It is widely accepted that Internet-enabled health applications have the potential to provide better information to consumers but can they play a role in changing the health system at large? Recent reporting by the Health Care Blog and Health Data Management provide some insights here.
Many people believe in the power of apps to transform healthcare. The Robert Wood Johnson Foundation recently awarded $100,000 to Symcat, a multi-functional symptom checker developed by two Johns Hopkins medical students. Symcat provides a diagnosis, information about different providers in the area, and estimated treatment costs.
At the Health Data Initiative Forum in June 2012, more than 1,500 attendees came together to discuss how consumer-friendly data could disrupt old ways of delivering health care information. The federal government is facilitating these efforts in an aggressive campaign to open up government healthcare data to the private sector. Health information from government institutes, like the Centers for Disease Control and Prevention and the National Institutes of Health, is currently being used by the private sector to develop applications to predict asthma attacks, develop improved survival estimates for cancer patients, and treat diabetes more effectively.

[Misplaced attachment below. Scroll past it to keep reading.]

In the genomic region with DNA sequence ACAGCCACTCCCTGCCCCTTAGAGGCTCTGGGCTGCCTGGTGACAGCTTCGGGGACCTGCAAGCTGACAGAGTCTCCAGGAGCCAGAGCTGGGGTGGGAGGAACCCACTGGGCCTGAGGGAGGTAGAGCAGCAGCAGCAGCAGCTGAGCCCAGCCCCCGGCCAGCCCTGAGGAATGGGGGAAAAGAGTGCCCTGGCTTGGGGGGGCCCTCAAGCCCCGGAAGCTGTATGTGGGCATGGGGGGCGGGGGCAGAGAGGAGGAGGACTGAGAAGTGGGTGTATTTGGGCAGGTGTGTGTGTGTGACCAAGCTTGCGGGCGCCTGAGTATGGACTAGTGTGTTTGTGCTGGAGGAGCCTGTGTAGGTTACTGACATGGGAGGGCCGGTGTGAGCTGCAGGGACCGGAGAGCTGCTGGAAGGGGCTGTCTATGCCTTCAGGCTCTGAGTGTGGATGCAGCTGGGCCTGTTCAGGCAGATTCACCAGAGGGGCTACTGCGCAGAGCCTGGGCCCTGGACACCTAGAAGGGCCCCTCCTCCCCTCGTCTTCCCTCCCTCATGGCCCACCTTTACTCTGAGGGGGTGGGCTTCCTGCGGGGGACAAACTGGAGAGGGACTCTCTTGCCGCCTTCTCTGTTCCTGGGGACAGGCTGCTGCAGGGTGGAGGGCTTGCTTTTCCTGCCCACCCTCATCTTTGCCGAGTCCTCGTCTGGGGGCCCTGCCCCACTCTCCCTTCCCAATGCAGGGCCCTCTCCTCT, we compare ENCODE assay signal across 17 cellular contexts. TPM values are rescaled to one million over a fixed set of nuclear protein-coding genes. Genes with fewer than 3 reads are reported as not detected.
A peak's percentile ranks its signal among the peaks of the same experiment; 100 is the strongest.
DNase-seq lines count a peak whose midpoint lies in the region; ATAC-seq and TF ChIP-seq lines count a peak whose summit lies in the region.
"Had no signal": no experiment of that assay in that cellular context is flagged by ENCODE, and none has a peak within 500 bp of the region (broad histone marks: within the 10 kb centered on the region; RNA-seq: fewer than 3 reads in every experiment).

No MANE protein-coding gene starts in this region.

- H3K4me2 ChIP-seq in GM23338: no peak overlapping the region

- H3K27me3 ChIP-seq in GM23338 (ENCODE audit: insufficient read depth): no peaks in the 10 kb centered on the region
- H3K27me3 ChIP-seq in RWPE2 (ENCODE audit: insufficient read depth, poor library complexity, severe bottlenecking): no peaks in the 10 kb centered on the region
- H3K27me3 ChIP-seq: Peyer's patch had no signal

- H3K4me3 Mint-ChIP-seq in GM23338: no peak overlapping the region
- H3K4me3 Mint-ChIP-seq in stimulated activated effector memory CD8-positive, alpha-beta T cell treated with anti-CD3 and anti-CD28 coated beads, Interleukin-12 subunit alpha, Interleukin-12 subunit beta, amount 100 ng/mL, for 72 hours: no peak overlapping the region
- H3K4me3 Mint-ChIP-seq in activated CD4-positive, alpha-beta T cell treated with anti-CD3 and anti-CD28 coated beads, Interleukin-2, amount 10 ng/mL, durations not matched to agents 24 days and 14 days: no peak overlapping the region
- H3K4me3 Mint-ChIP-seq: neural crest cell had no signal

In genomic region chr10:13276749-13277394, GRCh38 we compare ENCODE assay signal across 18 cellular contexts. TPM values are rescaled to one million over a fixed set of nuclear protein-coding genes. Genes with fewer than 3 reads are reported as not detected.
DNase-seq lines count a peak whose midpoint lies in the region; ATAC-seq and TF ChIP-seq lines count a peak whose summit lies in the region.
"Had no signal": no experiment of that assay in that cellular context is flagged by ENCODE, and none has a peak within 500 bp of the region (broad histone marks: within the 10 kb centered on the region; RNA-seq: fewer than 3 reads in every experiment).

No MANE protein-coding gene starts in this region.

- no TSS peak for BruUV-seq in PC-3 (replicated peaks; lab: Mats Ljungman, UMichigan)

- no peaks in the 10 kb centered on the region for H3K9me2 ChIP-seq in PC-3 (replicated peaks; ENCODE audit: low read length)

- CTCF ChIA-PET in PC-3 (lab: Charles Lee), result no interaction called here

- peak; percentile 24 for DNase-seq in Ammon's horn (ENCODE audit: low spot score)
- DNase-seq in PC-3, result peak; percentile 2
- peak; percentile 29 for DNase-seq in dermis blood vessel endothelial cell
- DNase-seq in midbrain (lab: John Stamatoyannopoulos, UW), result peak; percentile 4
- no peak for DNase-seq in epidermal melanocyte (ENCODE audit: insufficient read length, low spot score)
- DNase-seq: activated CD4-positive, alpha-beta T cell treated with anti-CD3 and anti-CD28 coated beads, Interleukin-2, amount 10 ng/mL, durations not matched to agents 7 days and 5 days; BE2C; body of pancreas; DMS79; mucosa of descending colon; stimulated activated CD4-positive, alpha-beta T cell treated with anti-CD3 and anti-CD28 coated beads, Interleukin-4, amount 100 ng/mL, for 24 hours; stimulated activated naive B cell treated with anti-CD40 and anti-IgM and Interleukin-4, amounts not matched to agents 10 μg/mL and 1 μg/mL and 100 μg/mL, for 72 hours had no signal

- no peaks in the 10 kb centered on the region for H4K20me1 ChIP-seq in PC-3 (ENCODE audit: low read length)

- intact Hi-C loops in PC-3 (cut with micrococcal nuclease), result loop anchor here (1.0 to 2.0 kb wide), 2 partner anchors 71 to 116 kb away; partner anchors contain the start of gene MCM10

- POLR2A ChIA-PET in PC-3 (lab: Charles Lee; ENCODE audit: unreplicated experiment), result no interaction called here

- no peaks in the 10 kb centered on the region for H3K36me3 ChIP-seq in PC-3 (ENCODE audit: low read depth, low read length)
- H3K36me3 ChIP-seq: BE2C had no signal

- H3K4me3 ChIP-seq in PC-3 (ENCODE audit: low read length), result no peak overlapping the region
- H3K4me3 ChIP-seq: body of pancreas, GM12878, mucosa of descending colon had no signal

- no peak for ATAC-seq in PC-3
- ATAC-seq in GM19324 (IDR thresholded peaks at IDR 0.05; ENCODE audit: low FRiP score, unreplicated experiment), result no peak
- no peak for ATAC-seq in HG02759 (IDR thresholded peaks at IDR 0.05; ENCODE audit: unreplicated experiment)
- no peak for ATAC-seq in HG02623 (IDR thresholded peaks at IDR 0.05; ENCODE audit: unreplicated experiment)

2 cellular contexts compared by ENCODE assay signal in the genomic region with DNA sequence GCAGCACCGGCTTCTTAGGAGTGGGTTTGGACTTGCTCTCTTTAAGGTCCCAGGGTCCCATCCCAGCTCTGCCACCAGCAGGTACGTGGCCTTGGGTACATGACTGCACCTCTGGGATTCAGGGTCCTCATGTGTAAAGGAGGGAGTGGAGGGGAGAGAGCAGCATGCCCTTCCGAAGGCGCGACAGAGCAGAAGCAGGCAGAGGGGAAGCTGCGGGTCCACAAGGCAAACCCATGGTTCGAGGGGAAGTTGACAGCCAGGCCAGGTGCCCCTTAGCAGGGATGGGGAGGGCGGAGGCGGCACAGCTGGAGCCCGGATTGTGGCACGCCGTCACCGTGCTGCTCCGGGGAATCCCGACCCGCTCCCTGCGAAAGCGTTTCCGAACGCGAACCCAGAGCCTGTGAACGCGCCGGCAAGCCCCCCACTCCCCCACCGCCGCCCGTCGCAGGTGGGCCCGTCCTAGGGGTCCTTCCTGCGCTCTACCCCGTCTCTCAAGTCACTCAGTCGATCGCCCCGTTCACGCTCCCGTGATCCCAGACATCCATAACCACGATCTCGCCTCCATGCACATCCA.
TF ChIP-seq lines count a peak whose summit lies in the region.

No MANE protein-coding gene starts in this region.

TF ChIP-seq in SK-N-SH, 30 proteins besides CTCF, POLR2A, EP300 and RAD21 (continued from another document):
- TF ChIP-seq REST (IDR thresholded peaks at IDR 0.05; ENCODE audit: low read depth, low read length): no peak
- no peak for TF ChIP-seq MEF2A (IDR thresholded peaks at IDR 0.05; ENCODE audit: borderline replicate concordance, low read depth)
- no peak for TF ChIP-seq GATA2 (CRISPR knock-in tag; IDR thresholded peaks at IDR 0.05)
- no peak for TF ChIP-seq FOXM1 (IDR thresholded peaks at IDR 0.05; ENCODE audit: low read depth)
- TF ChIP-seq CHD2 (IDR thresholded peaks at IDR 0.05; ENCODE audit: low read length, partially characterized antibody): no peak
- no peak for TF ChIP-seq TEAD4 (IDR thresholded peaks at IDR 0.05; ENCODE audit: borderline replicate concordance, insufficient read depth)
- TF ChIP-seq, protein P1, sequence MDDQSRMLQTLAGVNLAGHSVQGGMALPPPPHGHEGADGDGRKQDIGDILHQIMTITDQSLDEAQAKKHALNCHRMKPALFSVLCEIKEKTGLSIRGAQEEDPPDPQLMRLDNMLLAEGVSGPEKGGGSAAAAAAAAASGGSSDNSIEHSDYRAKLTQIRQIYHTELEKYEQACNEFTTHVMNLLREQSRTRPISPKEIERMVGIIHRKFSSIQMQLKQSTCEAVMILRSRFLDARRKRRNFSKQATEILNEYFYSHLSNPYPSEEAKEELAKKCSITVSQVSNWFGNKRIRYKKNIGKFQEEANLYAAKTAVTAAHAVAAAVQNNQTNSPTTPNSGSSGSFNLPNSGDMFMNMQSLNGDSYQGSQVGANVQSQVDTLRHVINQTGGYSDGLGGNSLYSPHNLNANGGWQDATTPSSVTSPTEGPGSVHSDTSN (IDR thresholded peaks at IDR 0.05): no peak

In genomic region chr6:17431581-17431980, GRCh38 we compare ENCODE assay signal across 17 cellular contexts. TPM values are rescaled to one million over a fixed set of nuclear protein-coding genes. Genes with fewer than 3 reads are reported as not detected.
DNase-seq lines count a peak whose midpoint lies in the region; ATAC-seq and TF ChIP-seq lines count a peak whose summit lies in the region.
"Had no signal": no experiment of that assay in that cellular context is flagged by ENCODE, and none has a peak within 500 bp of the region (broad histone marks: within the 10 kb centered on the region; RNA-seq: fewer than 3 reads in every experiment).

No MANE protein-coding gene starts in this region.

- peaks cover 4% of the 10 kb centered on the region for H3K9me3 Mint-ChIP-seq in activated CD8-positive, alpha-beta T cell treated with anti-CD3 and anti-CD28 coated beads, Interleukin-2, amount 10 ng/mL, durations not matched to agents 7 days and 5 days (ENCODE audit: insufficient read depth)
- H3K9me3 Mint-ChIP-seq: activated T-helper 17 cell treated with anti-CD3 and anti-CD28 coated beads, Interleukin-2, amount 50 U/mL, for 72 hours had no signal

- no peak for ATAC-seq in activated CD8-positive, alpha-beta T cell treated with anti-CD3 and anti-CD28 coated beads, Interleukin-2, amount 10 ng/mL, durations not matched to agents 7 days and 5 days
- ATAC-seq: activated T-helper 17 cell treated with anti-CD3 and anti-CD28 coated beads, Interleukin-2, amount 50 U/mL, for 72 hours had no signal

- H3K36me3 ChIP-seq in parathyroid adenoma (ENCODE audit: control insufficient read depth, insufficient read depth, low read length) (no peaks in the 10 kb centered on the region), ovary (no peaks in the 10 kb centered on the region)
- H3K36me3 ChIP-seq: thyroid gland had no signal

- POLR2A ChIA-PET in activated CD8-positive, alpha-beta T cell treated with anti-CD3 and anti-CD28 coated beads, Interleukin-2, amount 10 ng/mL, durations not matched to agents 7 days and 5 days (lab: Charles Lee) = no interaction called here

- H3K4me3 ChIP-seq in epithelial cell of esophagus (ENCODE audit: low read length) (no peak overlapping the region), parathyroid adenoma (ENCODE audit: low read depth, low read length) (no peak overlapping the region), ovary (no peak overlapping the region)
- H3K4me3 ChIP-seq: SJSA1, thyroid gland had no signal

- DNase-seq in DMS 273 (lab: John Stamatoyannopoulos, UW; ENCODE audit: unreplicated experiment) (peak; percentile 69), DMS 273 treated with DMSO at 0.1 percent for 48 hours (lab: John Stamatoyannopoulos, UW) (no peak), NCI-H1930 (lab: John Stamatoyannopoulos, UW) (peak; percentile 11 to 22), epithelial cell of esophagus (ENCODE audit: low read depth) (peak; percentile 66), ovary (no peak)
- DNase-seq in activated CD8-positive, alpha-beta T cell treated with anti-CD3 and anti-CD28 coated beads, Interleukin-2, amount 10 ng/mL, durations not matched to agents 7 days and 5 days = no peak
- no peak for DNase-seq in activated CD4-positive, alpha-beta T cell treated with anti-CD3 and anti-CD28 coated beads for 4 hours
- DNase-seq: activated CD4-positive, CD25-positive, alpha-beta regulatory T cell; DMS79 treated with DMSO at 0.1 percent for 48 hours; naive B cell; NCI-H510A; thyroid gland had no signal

More than 30% of Americans currently use health-related blogs or apps and the field of consumer health IT is booming. In the last two years, investments in healthcare apps have increased 78%. According to a report by Kalorama Information, medical apps are expected to grow 25% annually in the next five years.
Liberating healthcare data from government databases and allowing entrepreneurs and developers the opportunity to compile and present this information in consumer-friendly ways has incredible potential transform the way consumers receive healthcare.